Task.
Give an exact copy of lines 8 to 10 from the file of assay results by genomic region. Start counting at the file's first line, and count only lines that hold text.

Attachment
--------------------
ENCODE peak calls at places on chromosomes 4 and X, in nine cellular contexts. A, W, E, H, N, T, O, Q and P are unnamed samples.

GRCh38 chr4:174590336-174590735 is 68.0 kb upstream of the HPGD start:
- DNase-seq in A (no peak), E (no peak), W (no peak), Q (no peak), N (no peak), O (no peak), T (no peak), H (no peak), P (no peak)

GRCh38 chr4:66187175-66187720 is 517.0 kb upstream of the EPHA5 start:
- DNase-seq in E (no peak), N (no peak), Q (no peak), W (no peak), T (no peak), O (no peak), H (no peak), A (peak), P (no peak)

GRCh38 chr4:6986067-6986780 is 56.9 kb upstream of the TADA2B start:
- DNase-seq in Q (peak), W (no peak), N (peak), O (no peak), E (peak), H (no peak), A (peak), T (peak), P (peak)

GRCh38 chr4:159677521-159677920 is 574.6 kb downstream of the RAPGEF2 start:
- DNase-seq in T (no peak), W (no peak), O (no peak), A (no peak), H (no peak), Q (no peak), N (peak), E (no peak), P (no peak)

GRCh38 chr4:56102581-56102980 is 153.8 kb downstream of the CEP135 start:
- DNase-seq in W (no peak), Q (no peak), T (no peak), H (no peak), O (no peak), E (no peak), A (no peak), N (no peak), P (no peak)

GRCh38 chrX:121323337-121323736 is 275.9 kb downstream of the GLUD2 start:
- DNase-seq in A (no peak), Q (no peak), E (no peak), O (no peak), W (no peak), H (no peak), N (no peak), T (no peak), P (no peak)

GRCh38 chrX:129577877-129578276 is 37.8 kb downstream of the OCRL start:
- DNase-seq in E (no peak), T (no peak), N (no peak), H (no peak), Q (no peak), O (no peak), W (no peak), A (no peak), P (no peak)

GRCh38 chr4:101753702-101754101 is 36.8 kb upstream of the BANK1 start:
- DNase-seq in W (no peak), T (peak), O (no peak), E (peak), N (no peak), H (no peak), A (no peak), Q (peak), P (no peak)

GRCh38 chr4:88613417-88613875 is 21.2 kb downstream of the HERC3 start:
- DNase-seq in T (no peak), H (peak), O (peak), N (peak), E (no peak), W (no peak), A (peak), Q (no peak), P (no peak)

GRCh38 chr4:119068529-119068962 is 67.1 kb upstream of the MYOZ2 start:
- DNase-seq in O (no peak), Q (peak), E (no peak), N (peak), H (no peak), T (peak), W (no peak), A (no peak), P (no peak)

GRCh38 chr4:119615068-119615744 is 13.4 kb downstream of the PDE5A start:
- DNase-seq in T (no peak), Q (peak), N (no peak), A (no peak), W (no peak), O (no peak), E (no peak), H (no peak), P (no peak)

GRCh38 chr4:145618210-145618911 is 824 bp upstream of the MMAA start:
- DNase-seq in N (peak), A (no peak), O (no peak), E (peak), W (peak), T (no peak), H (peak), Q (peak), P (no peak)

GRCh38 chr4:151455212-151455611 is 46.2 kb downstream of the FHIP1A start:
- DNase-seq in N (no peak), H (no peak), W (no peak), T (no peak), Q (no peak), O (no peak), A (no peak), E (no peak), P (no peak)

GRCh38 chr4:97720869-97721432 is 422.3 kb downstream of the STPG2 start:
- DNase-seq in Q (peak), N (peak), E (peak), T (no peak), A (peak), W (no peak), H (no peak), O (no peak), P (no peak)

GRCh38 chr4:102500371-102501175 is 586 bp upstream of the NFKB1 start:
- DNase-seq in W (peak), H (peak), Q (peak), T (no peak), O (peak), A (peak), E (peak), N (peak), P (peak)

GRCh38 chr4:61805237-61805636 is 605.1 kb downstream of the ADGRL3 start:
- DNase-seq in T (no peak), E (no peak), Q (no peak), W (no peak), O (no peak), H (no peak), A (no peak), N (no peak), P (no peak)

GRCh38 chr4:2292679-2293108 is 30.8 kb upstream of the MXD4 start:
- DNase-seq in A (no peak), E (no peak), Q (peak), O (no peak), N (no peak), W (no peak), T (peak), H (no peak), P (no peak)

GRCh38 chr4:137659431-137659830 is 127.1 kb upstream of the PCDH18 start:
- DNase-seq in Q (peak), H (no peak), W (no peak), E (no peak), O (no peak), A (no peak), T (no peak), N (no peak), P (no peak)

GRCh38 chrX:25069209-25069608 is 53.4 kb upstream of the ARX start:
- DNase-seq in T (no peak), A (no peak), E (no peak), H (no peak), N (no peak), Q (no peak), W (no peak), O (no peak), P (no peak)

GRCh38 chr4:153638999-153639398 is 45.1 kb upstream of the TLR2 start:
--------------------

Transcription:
GRCh38 chr4:159677521-159677920 is 574.6 kb downstream of the RAPGEF2 start:
- DNase-seq in T (no peak), W (no peak), O (no peak), A (no peak), H (no peak), Q (no peak), N (peak), E (no peak), P (no peak)

GRCh38 chr4:56102581-56102980 is 153.8 kb downstream of the CEP135 start: